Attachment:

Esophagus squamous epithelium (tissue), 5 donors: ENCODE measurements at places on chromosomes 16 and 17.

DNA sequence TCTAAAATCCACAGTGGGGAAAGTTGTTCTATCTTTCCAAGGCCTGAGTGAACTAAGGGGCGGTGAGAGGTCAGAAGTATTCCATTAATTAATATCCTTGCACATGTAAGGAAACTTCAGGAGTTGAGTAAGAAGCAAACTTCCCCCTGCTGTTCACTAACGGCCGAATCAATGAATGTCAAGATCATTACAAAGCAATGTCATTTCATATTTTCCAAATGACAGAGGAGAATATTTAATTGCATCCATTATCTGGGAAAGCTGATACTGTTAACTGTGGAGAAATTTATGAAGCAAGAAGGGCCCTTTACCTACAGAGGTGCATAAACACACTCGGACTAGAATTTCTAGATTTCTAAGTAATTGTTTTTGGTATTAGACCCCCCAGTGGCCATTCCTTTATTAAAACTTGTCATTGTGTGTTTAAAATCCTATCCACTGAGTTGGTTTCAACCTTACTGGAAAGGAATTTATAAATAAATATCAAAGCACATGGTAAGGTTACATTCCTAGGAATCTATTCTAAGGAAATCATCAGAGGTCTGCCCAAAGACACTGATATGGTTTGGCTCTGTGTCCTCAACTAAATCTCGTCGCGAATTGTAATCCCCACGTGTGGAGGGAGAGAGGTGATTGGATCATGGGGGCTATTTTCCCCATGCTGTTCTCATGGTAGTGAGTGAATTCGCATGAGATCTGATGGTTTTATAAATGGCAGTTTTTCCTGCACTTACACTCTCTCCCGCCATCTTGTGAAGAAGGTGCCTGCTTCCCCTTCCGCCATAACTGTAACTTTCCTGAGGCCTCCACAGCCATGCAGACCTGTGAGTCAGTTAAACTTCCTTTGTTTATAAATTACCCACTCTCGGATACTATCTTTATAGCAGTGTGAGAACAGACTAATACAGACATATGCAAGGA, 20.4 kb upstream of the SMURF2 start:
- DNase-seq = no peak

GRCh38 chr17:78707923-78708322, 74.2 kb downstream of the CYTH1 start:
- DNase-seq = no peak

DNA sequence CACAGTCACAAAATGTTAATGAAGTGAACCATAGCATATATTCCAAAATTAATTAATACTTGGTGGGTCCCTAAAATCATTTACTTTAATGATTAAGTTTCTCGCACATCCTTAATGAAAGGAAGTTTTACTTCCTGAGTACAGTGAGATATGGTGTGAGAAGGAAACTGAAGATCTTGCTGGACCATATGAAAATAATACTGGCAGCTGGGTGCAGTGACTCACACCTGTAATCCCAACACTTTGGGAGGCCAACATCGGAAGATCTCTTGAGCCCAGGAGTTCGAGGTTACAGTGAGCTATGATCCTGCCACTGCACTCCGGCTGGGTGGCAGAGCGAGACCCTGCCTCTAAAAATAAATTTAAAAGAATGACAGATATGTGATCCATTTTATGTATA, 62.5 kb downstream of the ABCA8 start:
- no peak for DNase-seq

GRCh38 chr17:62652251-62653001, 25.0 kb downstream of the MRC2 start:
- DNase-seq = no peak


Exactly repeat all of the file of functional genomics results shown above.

Esophagus squamous epithelium (tissue), 5 donors: ENCODE measurements at places on chromosomes 16 and 17.

DNA sequence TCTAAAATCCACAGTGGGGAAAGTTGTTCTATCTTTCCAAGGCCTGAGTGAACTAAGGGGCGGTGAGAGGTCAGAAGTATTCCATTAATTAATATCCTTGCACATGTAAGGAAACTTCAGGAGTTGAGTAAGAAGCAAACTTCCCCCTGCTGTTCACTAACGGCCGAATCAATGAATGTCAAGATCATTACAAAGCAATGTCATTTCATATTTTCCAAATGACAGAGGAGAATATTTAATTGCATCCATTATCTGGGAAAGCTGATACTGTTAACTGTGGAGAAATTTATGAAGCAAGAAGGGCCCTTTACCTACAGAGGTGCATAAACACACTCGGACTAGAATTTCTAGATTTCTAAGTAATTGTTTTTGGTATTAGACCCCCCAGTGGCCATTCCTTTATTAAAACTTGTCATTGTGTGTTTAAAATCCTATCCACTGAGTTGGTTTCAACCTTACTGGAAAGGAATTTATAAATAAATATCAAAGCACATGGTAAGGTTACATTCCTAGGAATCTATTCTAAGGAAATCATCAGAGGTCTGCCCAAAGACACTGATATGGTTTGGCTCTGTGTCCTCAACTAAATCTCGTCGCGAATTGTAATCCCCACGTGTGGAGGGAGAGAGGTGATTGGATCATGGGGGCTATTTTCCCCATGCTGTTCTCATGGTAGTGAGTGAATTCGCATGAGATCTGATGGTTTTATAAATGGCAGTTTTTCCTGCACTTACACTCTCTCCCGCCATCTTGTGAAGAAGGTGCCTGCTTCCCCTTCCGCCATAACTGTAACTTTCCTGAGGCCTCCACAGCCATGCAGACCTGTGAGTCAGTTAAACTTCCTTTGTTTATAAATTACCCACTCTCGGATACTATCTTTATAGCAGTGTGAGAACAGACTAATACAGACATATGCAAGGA, 20.4 kb upstream of the SMURF2 start:
- DNase-seq = no peak

GRCh38 chr17:78707923-78708322, 74.2 kb downstream of the CYTH1 start:
- DNase-seq = no peak

DNA sequence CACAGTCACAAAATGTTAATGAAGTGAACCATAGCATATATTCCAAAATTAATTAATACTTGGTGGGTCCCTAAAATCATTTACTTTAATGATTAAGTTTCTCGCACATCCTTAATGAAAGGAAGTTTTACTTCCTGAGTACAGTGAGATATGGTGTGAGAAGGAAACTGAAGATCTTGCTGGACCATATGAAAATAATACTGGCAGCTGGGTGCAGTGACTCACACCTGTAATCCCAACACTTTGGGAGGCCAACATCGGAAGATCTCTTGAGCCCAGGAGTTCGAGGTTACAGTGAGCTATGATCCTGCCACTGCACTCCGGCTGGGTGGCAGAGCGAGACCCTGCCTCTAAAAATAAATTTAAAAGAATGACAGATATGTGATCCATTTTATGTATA, 62.5 kb downstream of the ABCA8 start:
- no peak for DNase-seq

GRCh38 chr17:62652251-62653001, 25.0 kb downstream of the MRC2 start:
- DNase-seq = no peak